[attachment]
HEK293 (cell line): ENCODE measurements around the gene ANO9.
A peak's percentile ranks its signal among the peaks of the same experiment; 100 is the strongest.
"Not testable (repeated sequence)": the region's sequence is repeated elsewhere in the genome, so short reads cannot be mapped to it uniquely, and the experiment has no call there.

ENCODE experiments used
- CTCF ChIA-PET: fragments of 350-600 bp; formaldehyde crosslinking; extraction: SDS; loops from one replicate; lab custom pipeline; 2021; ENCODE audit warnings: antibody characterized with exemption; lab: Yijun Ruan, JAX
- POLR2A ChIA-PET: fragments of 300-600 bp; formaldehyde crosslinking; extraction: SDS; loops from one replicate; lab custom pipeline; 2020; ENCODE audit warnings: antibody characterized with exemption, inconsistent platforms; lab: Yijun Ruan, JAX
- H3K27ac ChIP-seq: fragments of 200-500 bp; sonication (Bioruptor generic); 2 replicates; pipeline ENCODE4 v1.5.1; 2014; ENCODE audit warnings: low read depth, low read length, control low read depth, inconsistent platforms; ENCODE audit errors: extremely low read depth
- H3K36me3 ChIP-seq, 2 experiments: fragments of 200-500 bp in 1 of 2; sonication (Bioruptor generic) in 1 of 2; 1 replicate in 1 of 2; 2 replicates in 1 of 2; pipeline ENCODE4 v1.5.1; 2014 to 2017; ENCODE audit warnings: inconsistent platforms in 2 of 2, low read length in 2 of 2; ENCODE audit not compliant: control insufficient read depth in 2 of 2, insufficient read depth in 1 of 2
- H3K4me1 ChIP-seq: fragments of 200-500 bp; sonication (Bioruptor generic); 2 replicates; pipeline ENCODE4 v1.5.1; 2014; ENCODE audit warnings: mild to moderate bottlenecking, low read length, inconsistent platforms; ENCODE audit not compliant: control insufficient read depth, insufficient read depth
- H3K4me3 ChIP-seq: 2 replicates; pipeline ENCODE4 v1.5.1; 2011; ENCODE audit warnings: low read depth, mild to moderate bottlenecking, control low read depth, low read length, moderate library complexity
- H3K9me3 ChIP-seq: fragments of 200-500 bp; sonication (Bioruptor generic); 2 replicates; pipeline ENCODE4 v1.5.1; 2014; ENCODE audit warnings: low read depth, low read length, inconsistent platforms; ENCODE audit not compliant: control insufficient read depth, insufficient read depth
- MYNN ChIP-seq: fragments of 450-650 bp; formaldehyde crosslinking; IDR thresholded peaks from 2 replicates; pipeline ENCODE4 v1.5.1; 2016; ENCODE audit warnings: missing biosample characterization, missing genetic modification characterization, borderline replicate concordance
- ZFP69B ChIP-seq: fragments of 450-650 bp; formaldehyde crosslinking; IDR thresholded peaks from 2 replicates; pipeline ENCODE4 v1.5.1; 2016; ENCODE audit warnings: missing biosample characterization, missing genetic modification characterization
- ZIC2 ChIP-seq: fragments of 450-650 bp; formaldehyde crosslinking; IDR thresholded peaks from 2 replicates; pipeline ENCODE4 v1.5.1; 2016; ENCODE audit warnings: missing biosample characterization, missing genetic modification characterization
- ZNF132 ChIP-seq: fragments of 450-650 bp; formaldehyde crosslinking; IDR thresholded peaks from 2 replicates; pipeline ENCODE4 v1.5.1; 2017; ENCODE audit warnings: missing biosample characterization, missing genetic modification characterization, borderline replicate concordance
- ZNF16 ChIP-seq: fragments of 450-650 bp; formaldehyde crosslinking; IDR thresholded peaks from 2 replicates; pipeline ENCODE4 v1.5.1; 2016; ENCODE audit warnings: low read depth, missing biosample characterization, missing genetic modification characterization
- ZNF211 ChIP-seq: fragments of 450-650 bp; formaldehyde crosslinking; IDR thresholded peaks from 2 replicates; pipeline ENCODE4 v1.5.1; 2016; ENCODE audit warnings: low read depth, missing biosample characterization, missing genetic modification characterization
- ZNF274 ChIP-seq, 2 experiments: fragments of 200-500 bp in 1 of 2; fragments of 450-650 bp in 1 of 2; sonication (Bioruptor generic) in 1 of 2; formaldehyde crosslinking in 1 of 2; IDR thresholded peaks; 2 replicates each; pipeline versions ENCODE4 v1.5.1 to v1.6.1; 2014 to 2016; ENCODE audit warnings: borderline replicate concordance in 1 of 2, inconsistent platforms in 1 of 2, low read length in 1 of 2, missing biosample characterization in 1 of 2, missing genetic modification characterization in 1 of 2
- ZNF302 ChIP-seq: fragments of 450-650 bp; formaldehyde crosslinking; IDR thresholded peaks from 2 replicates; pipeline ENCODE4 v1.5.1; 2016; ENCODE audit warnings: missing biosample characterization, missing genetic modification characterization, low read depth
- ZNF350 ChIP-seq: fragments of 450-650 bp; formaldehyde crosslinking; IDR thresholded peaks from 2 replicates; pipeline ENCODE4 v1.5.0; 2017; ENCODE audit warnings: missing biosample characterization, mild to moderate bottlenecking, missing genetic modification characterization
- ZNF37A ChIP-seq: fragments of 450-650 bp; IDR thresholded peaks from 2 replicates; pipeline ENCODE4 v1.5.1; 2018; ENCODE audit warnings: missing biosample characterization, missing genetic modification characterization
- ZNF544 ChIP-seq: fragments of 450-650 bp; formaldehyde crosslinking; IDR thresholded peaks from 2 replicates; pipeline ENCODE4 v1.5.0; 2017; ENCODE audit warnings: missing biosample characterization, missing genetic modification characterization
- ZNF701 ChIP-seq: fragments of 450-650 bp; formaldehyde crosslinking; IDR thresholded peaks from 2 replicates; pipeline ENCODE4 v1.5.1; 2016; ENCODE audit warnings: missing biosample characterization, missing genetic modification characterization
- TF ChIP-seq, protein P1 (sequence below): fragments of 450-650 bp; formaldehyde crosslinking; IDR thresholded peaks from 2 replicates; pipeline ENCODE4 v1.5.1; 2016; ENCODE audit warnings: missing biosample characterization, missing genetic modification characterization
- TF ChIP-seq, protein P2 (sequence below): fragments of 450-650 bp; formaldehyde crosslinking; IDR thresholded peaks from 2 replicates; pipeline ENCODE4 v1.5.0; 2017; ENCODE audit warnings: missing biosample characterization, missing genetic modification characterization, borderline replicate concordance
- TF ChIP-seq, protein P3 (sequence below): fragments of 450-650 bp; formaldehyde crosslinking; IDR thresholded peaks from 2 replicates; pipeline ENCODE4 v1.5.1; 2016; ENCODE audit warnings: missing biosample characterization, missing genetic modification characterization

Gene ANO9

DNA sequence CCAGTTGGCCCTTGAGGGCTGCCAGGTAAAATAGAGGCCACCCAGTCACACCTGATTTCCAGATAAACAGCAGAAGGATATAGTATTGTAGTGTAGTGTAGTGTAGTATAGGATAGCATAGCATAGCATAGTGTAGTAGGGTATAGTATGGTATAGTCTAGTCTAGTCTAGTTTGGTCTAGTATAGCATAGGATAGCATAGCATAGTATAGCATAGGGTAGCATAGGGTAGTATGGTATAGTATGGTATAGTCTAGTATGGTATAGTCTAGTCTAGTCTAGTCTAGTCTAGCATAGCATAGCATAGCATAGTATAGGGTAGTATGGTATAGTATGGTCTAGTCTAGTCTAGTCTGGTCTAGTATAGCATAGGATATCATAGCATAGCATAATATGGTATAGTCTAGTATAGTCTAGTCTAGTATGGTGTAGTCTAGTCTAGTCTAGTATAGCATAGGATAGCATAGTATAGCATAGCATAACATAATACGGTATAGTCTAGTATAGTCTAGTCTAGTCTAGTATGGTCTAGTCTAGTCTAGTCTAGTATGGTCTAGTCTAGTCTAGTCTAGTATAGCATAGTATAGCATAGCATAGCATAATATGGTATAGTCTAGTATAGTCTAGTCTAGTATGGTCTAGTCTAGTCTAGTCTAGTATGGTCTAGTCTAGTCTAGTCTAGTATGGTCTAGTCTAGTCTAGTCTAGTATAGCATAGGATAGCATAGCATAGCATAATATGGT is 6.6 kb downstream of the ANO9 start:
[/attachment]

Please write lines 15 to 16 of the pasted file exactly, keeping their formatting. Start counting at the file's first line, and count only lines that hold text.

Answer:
- ZNF132 ChIP-seq: fragments of 450-650 bp; formaldehyde crosslinking; IDR thresholded peaks from 2 replicates; pipeline ENCODE4 v1.5.1; 2017; ENCODE audit warnings: missing biosample characterization, missing genetic modification characterization, borderline replicate concordance
- ZNF16 ChIP-seq: fragments of 450-650 bp; formaldehyde crosslinking; IDR thresholded peaks from 2 replicates; pipeline ENCODE4 v1.5.1; 2016; ENCODE audit warnings: low read depth, missing biosample characterization, missing genetic modification characterization